Rabbit Advocacy Animal Matters


City of North Van has never taken responsibility for rabbits 

February 2013: Rabbit Advocacy received a call from a concerned resident regarding two stray rabbits that showed up in a Lower Lonsdale community garden. We were less than impressed with the City’s response. Read on:  

Subject: Stray rabbits in City
From: Carmina Gooch, Rabbit Advocacy BC
To: CNV Mayor and Council, Brad McRae, Sandy Dyer, Clerk’s Office
Re: Stray Rabbits at Neighbourhood House

Dear Mayor Mussatto, Council, and City Officials: 

The Rabbit Advocacy Group of BC was contacted last week by a Lower Lonsdale resident regarding two domestic rabbits that had been dumped in the community garden at the Neighbourhood House at 225 E. 2nd St. 

Concerned for their welfare, she and several others managed to round them up. Efforts were then made to try to have the rabbits placed. Evidently, she spoke to Mr. McRae, Bylaws Manager, who informed her that the City’s animal control services only deals with dogs and cats, not rabbits. 

The City does not have an animal shelter, the contract with the SPCA ended in 2009, and the decision has been made not to amalgamate services with the District of North Vancouver. According to Mayor Mussatto, the current system “works 99 per cent of the time.” 

However, the many volunteers, myself included, who are helping animals on the North Shore would disagree. I have been contacted a number of times over the years regarding stray rabbits in neighbourhoods or from people wishing to surrender their pet. 

These two abandoned rabbits ended up at the District’s Maplewood Farm. 

What is the policy and procedure for residents who find roaming rabbits in the City? Animal welfare and protection is an important issue, regardless of species. There are bound to be more incidents in the future and residents need to know what services are available to them.  

I look forward to your comments on this matter.  

The City’s response:  

Dear Ms. Gooch, 

Your letter to Mayor and Council received on February 18, 2013 has been referred to me for a response. This is in regards to existing policy and bylaws regarding rabbits within the city.  

The City of North Vancouver currently holds bylaws related to the care and control of dogs (Dog Tax and Regulation Bylaw 8113 (2010) and cats (Cat Regulation Bylaw 7105 (1999).  As well, the city has both bylaws to manage rodents (Rodent control Bylaw 5899 (1988) and to manage small creatures, which includes rabbits (see attached Small Creatures Bylaw 4213 (1970). The Small creatures Bylaw, however, only provides guidelines for the total amount of a specific creature allowed to be under care and control of an individual person. The bylaw itself does not regulate in regards to licensing, control, or housing of “at large” rabbits. 

When responding to your query in regards to policy and procedures surrounding finding roaming rabbits, I will point you to the BC SPCA which, according to their publically available mandate, is responsible for animal welfare matters such as this. I am providing you with a link to the BC SPCA mandate here: http://www.spca.bc.ca/welfare. The BC SPCA website specifically refers to methods of rabbit management, as well as what to do when a person either wants to surrender a rabbit, or a rabbit is found by a member of the public. The address for this information is provided here: http://www.spca.bc.ca/youth/about-animals/pet-care/rabbit-care-for-kids.html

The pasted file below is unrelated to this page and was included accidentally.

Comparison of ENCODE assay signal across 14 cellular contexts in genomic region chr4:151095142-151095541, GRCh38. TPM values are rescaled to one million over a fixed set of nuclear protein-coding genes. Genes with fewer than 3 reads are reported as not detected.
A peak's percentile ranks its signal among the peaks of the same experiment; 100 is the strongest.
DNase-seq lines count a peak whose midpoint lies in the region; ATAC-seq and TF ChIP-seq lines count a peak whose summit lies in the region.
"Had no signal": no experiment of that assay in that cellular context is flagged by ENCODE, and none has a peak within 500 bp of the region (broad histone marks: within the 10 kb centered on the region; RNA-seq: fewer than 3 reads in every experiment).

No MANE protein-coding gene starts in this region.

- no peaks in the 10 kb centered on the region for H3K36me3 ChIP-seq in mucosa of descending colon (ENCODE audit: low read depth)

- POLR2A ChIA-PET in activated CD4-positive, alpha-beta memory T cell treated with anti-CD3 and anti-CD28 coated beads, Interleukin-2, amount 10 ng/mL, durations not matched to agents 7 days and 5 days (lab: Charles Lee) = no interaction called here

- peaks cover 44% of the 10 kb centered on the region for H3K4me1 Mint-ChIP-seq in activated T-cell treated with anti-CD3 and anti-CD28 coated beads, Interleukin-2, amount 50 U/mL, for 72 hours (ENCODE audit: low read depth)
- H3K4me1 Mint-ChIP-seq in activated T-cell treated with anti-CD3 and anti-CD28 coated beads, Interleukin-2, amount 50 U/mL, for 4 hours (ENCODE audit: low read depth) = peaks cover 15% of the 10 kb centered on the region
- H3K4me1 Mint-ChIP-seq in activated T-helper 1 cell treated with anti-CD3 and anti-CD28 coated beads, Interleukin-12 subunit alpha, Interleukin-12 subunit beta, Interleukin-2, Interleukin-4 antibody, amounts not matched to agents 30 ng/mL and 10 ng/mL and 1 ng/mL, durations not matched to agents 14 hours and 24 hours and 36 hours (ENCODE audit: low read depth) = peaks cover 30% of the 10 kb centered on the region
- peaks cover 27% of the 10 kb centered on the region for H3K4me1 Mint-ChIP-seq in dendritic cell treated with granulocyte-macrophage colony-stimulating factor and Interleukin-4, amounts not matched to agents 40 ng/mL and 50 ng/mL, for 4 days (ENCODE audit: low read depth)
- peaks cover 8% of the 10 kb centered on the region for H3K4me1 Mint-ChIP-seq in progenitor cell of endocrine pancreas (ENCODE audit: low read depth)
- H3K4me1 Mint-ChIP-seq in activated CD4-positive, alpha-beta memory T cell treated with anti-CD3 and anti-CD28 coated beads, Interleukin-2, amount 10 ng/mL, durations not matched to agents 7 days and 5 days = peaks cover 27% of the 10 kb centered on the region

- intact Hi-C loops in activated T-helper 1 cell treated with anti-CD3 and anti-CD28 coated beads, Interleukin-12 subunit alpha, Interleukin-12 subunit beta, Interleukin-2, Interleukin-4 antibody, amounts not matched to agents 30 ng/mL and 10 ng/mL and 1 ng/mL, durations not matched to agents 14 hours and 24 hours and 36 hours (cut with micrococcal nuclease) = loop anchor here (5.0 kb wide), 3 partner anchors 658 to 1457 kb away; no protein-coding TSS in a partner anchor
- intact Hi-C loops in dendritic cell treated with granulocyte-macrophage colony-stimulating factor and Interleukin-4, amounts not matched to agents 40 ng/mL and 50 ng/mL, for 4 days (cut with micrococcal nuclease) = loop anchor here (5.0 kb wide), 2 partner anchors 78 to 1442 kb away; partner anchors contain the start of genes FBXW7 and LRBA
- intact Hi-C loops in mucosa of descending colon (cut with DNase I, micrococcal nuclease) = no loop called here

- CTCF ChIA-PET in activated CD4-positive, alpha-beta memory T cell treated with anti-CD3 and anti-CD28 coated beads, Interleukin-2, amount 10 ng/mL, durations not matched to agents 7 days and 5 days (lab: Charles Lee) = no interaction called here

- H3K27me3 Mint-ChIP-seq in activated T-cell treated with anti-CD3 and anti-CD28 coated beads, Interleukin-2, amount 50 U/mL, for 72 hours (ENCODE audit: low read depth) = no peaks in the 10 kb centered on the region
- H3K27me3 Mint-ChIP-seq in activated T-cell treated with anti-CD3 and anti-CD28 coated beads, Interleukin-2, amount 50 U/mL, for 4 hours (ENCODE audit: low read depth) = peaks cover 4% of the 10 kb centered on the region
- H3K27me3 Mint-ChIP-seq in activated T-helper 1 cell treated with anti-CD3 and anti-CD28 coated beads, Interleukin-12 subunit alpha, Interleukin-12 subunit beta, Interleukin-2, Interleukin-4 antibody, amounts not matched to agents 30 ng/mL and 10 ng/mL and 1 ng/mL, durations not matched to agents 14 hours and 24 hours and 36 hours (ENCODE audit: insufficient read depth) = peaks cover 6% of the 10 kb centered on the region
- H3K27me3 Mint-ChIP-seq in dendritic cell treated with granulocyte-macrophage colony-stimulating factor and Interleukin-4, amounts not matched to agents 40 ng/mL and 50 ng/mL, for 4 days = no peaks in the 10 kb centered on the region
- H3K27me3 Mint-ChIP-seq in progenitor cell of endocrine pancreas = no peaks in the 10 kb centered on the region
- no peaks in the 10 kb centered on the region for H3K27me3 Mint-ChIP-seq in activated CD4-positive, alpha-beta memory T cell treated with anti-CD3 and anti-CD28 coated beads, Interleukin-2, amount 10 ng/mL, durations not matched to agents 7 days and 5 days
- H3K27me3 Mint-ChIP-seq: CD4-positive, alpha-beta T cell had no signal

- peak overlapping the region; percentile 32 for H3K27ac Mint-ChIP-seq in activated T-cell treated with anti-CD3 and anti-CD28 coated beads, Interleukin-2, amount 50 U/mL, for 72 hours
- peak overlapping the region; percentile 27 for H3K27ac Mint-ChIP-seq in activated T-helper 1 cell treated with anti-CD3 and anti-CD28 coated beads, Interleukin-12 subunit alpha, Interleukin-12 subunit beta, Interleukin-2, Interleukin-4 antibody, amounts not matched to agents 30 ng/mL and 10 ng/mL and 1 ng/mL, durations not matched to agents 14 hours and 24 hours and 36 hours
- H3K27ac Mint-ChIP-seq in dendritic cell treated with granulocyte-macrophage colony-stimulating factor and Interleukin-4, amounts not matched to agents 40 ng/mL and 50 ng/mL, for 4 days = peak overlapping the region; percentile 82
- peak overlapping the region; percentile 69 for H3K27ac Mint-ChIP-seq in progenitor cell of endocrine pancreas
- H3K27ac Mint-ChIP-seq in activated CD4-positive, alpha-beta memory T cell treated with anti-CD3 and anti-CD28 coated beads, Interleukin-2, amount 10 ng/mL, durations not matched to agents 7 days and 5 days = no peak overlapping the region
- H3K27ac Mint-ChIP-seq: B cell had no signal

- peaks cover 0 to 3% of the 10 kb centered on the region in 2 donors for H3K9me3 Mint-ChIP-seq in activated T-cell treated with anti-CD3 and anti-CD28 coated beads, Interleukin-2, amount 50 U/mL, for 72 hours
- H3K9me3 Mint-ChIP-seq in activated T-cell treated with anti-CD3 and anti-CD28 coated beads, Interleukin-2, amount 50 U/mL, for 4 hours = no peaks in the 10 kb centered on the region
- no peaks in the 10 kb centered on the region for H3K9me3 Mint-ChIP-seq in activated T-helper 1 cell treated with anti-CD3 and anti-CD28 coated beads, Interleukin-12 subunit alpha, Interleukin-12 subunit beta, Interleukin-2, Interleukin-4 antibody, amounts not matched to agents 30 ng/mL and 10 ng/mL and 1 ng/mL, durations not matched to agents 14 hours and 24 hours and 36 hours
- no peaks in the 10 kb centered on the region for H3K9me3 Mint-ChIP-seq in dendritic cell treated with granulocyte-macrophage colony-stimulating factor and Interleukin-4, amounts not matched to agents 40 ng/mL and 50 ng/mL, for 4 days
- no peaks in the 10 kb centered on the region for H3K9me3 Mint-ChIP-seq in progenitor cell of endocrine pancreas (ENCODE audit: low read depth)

For reference, I will quote directly off of the BC SPCA website regarding their comments surrounding domesticated rabbits:

If you can no longer care for your rabbit, it is up to you to find a new home for him. Place ads in local papers, put up notices and email your friends and relatives. Look for someone who will be able to care for him for the rest of his life. 

Never release your bunny in a park or wooded area thinking he can fend for himself. It is against the law. Abandoned rabbits can become nuisances to farmers and destroy the habitats of other wild animals. In addition, your rabbit will become victim to predators such as owls, hawks, eagles, coyotes, or cats, will get injured or sick, or will slowly starve.

If you have tried everything and are still unsuccessful in finding a new home for your rabbit, contact the BC SPCA or other animal rescue group to see if they can help.

Finally, after both discussions with the City’s Animal Control Officer, and reviewing records, the City of North Vancouver has never taken responsibility of rabbits. In regards to the handling of abandoned rabbits, the BC SPCA defines “abandonment” of pet animals as a potential cruelty matter, and as per the BC SPCA mandate, should be responding to these matters.

Thank you for your comments and concerns, and please don’t hesitate to contact me regarding animal control matters within the city.

Regards, Brad McRae, Manager Bylaw Service 

Comment: Municipalities create their own bylaws as per the unique needs of the community. The CNV has elected not to address the issue of rabbits and has put the responsibility elsewhere. Individuals and groups on the North Shore, like Rabbit Advocacy, Pacific Animal Fdn., and Fur & Feathers, volunteer their time and spend their own money to help and care for animals whereas the city has not stepped up at all. Animal welfare simply is not a priority with Mayor Mussatto and bylaws are outdated. 

Update: In August, we heard from the employee of Maplewood Farm, who stepped up and took the two rabbits. Unfortunately, there have been some discussions with the landlord of the rental unit surrounding the keeping of the animals. We have been advising as to options, and are willing to take them into our sanctuary, if necessary.

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